Creepy Secrets Held Within School Walls
October 28, 2016
Filed under Lifestyle
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Over the years, classrooms have gotten cleaned out and remnants our school’s historic beginnings have been thrown away. But there’s one closet behind biology teacher Mellissa Donham’s room, 114, that hasn’t been touched. It holds dozens of jars of animal remains such as squid, puppies, snakes, and sea horses.
“Those jars were back there when I went to school,” former biology teacher Kirby Shofner said.
The jars are so old, there’s no promise that the lids still work. Donham is careful not to turn the jars over too far for fear they will spill, although there isn’t much to spill, as half of the liquid has evaporated over the years. Many of the specimen were originally used for dissections, and remain well preserved. Donham shrugs when asked what will eventually happen to the unused jars.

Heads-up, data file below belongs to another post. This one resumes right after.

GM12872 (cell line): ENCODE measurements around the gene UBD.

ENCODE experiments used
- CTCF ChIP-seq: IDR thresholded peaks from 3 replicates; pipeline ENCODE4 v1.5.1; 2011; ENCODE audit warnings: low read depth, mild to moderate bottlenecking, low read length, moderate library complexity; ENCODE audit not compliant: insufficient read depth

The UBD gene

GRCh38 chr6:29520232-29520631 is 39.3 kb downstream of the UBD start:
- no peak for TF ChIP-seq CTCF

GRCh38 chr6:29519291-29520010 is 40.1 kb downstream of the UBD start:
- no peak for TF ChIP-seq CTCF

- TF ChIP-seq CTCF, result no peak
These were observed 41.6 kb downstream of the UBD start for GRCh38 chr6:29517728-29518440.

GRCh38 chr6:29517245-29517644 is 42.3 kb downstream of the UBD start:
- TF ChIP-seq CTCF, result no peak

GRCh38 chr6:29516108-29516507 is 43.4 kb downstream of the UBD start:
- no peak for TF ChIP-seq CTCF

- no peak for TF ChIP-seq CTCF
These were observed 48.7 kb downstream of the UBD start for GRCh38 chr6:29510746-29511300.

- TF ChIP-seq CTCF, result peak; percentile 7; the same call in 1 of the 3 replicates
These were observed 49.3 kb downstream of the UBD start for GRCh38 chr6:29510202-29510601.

Next to the jars are a plethora of gloves, 1,762 to be exact, and around 300 issues of National Geographics from the 70s. Above those sit a hamster cage, which has held a multitude of class pets such as birds, ferrets, rats, hamsters, bunnies, lizards, and fish. Although the class pets were never used for dissection, there are bags of worms, starfish, and crayfish that are. Biology students have gotten up close and personal with these creatures.
Some of the newer items are Science Olympiad projects and the AP Research class’ materials. The club keeps their projects on top of a bookcase, where they room with five boxes of science fair materials.
Biology classrooms are more or less labs, and have eye wash stations. Donham’s room has the sinks, tables, and gas valves, but no eye wash station. Although the closet isn’t used for lab work, it does have an eye wash station and a triple wide sink filled with trays, bleach, and soap.
“It [the closet] has an eye wash station that you can’t get to because there’s so much stuff back here,” Donham said.
There are plenty of donations coming in from UAMS and Childrens Hospital, especially paper, plastic models, and jars of animals. Donham says she would like a monitor to donate their time during A2 to help organize the room.